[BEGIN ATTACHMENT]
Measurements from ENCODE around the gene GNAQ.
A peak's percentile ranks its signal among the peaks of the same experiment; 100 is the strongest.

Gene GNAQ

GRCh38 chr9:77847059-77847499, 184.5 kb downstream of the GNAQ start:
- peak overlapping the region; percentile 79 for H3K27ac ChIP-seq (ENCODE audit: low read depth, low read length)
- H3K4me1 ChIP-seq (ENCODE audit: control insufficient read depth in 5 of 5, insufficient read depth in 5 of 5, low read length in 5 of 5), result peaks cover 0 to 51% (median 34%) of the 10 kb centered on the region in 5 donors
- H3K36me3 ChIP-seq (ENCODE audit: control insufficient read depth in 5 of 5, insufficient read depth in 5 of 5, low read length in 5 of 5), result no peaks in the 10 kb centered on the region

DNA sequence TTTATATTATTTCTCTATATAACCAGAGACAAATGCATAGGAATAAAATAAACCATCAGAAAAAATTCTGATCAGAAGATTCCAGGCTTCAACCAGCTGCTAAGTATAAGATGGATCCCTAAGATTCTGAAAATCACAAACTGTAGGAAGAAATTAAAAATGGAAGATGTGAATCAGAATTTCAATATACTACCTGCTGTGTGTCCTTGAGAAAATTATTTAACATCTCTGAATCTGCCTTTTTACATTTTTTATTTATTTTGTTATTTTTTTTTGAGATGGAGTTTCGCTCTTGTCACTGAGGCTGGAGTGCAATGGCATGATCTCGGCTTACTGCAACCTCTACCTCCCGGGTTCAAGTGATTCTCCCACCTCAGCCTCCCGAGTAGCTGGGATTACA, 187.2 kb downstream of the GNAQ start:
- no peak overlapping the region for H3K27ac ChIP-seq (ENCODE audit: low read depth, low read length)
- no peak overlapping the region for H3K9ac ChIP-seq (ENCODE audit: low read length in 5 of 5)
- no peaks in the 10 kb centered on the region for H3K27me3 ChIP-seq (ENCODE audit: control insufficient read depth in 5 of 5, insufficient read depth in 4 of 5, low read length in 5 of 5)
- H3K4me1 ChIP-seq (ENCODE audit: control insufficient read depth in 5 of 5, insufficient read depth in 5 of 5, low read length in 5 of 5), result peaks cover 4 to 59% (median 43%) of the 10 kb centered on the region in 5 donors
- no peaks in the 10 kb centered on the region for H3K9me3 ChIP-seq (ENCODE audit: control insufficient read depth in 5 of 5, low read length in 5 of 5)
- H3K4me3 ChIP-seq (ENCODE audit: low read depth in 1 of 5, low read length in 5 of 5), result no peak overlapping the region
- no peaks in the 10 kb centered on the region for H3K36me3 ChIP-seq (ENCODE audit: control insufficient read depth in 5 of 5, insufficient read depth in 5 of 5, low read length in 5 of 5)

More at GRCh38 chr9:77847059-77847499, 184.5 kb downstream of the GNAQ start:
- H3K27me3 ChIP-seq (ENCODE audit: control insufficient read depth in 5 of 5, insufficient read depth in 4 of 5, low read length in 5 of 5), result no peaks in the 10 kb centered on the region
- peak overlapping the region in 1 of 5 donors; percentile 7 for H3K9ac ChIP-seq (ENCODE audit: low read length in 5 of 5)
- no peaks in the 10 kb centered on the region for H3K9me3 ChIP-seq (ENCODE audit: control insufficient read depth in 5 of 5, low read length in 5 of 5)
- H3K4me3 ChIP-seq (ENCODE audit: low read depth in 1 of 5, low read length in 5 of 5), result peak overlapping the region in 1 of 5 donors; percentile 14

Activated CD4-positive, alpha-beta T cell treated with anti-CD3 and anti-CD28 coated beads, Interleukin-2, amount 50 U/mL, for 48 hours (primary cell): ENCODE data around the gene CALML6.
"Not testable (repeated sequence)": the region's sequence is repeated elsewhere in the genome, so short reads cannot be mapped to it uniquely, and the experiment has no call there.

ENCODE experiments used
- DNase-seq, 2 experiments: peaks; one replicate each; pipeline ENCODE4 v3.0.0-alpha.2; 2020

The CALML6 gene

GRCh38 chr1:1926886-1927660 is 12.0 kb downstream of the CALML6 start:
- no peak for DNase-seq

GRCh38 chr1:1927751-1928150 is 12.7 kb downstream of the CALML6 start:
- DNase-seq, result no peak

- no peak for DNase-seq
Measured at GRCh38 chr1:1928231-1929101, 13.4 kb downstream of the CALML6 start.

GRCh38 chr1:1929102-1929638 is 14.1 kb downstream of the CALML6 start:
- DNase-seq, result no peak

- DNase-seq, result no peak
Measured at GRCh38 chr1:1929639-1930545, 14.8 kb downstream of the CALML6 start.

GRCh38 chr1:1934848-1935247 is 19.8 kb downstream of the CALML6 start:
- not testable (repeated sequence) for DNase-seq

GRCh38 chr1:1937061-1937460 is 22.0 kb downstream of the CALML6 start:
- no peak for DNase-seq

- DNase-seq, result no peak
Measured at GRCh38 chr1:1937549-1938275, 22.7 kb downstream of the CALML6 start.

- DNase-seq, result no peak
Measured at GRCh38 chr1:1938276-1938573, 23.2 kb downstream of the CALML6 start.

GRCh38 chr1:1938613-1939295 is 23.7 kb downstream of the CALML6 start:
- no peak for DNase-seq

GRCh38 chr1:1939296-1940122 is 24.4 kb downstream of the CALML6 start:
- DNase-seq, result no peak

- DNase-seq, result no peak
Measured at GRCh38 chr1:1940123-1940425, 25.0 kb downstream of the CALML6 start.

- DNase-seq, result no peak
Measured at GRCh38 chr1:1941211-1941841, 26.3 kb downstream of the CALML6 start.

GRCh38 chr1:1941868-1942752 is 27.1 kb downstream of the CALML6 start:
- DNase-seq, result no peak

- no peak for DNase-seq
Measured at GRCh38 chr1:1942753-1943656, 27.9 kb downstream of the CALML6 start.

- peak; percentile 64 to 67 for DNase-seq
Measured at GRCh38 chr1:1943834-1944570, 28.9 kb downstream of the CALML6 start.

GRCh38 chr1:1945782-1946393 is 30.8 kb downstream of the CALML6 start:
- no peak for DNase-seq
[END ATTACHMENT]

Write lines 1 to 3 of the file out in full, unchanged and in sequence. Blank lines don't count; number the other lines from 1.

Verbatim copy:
Measurements from ENCODE around the gene GNAQ.
A peak's percentile ranks its signal among the peaks of the same experiment; 100 is the strongest.

Gene GNAQ